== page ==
Parents Who Control Their Adult Children

Controlling parents don't change their behavior just because their children are grown. On the contrary, they often resort to more sophisticated techniques such as emotional blackmail or victimism to manipulate their adult children.
Parents Who Control Their Adult Children
Valeria Sabater

Written and verified by the psychologist Valeria Sabater.

Last update: 15 November, 2021

Giving unsolicited advice. Constantly berating their children about what they do or don’t do. Using emotional blackmail to get what they want. Negatively affecting their children’s self-esteem. Parents who control their adult children use techniques that are often so devious you could write a book about them.

Unfortunately, this behavior can cause unnecessary suffering. Some people reach adulthood and continue to deal with parents who criticize everything they do or who are constantly trying to control them. Although this problem often goes undetected, it’s very damaging to the victim’s dignity and self-confidence.

Society tends to extol the work of parents and idealize the family unit as a refuge of unconditional love and support. However, the reality is that the way some parents raise their children leads to suffering and unhappiness. Unfortunately, those dynamics don’t automatically change when the children reach adulthood. On the contrary, sometimes, they become more entrenched and difficult to cope with.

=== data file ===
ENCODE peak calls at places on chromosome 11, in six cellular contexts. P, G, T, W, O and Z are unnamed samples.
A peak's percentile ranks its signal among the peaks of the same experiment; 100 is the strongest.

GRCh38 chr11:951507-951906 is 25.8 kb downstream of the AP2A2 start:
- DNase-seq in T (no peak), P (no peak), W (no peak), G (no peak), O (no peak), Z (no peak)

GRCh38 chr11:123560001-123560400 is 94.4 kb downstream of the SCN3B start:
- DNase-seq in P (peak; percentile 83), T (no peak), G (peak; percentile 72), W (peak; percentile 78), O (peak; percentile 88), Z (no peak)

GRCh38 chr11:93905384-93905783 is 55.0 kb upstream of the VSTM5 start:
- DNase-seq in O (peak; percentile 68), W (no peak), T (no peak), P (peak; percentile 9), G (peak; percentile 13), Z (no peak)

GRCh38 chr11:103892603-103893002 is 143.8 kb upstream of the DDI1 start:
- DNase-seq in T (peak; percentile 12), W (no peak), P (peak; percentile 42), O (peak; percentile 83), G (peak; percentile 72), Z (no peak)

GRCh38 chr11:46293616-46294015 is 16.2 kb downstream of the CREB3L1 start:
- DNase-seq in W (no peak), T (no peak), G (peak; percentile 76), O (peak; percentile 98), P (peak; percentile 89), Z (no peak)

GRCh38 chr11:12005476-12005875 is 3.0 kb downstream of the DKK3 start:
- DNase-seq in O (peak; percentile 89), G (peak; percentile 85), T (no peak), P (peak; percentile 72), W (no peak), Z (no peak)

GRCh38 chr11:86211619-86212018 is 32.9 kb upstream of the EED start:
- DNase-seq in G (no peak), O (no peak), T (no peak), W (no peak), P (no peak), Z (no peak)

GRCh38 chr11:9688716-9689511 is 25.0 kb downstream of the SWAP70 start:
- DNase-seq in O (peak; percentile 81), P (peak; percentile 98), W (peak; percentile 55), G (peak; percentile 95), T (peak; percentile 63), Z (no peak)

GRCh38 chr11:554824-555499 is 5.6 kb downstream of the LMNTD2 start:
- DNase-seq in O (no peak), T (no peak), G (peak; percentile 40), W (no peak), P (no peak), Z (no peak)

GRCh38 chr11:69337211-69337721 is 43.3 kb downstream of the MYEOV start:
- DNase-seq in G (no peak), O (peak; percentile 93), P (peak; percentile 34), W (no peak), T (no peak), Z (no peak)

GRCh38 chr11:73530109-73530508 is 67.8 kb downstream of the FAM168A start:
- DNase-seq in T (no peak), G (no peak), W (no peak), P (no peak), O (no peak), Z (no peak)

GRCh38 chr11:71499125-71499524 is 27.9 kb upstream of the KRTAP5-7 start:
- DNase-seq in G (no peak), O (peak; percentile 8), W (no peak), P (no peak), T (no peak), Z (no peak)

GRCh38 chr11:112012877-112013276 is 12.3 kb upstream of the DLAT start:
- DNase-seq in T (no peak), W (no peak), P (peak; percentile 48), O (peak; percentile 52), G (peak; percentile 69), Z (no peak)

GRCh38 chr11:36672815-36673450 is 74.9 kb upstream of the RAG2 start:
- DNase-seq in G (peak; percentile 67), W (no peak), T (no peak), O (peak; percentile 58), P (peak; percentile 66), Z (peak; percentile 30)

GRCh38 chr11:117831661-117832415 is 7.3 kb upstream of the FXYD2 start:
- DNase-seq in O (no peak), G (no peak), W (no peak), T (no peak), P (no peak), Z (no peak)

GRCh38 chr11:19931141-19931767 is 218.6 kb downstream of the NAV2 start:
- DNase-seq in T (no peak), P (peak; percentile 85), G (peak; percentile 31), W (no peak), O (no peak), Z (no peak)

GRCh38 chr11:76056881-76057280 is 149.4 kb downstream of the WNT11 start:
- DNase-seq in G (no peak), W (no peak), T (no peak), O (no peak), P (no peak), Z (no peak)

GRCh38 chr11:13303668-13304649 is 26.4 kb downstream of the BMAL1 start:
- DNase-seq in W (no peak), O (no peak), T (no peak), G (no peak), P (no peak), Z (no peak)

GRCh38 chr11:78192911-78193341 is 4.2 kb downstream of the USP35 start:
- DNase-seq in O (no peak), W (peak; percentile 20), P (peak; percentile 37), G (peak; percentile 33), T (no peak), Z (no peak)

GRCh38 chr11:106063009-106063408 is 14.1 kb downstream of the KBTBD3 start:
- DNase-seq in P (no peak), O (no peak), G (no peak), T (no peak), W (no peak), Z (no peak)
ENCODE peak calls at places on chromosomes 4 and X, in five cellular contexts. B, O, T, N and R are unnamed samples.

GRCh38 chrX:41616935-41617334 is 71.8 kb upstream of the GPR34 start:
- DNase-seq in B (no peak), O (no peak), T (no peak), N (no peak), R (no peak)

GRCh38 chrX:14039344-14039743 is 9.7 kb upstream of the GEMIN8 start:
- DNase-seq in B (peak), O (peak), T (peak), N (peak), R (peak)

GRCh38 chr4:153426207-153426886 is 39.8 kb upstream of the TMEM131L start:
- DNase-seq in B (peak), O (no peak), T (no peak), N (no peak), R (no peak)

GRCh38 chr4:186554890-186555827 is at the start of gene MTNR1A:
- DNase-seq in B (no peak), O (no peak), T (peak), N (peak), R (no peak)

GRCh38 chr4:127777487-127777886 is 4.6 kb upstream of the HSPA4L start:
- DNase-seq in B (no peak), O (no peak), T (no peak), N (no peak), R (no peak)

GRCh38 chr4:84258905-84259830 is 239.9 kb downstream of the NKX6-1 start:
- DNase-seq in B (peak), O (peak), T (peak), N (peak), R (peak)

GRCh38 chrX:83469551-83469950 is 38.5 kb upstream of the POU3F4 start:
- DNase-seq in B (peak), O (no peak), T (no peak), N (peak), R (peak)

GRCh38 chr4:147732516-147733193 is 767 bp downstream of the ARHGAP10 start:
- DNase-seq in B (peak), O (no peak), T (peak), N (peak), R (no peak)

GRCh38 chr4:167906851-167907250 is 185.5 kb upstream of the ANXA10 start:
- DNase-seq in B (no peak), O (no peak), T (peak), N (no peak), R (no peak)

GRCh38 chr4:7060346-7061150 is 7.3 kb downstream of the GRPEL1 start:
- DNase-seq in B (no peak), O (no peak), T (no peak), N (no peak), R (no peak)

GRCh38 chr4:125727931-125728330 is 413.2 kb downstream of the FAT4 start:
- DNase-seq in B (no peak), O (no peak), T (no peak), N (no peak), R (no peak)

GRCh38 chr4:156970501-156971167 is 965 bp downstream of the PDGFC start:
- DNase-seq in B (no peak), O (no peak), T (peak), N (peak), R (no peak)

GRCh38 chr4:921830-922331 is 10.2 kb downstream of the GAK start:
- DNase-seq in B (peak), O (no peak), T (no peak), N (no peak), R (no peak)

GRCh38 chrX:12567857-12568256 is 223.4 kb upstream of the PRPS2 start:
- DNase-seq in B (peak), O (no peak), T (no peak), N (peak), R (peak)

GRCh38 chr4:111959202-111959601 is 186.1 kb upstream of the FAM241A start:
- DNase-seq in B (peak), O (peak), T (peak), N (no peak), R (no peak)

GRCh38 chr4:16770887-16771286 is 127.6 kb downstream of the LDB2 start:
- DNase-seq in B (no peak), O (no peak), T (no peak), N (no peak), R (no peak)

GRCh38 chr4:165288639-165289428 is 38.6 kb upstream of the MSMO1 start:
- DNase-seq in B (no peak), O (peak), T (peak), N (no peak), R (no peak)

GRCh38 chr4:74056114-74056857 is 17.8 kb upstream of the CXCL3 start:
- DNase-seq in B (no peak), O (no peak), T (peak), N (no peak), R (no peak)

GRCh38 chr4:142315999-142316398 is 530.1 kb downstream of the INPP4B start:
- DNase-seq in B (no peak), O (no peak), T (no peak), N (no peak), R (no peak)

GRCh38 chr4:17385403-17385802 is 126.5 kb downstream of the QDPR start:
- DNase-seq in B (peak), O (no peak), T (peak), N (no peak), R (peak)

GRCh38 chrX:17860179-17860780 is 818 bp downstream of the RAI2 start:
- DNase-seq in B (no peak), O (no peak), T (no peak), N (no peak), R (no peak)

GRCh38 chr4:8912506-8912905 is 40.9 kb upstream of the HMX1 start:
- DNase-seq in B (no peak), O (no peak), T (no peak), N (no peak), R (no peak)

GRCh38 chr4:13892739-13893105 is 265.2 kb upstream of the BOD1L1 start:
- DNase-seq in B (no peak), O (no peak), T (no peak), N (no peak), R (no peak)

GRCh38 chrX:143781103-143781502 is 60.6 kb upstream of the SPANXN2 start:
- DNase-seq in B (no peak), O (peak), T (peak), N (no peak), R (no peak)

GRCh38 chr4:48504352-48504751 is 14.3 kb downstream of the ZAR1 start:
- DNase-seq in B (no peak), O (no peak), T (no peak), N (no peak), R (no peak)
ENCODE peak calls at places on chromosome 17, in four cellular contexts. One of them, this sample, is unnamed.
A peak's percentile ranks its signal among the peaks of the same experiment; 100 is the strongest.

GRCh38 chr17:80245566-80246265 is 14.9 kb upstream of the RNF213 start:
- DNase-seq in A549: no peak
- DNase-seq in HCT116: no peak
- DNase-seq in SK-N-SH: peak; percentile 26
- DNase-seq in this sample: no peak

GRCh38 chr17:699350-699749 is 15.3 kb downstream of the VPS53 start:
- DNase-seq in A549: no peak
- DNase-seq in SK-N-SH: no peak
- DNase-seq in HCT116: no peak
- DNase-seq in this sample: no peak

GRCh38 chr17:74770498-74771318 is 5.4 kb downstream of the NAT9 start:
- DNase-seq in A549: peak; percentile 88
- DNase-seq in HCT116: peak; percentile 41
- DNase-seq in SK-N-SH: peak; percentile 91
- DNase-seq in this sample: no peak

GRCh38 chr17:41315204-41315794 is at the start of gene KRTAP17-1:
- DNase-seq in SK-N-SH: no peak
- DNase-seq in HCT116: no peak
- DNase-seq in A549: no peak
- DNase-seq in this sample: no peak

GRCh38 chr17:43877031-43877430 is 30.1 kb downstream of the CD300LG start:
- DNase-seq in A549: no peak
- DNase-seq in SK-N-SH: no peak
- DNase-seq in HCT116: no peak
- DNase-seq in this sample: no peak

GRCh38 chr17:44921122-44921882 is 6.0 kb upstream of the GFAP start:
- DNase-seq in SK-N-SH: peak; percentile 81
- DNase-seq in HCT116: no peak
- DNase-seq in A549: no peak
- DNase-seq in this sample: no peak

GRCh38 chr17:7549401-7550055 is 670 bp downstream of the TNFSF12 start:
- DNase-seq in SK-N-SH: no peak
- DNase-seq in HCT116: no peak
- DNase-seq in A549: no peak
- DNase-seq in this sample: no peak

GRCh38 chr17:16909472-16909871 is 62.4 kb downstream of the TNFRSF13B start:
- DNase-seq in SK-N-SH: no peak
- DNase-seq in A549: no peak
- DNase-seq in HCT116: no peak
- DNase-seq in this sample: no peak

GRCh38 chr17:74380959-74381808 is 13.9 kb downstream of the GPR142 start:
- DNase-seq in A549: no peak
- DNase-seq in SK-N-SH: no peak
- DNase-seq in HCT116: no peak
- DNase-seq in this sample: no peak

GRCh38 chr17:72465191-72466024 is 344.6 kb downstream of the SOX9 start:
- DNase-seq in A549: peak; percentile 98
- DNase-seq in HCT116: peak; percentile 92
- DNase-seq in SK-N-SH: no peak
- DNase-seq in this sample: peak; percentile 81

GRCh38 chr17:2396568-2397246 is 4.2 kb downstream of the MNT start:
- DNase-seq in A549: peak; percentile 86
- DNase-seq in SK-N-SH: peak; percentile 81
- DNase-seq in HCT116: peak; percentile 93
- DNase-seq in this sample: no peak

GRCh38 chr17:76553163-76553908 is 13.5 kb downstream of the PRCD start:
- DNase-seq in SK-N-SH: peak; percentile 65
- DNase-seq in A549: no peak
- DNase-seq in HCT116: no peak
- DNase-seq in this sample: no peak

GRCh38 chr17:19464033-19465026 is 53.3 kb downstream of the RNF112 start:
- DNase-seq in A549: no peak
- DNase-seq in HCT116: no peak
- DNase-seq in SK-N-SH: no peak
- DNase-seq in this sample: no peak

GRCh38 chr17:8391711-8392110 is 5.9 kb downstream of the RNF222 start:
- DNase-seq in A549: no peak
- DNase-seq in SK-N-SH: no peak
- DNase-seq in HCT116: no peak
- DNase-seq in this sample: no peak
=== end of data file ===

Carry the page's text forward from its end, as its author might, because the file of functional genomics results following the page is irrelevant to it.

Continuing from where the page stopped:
Why do some parents control their children? Why is it so hard for these adult children to put a stop to the situation? Let’s take a look at some of the factors at play in this unhealthy family dynamic.

Parents who control their adult children.

Parents who control their adult children

Many parents control their adult children. It doesn’t matter that their son or daughter moved out long ago or has their own family and separate life. In some cases, the umbilical cord was never cut and continues to transport a kind of toxic love that only seeks to foster dependence.

If you’re wondering what might lie behind this need for control, the answer is simple. People who want to control others are trying to relieve the feeling that they’re lacking something.

In the case of parents and adult children, the former are afraid of loneliness, so they do everything in their power to keep their children dependent on them. Closeness (and domination) makes them feel that they’re still useful. That feeling of power helps mitigate their low self-esteem and makes them unaware of the suffering they’re causing.

The fact that their children are grown doesn’t change their need to be in control. Instead, they use more subtle and sophisticated techniques. In fact, when parents spent many years psychologically manipulating their children, they’ll always find new paths and strategies to continue doing so.

The fear of letting life take its course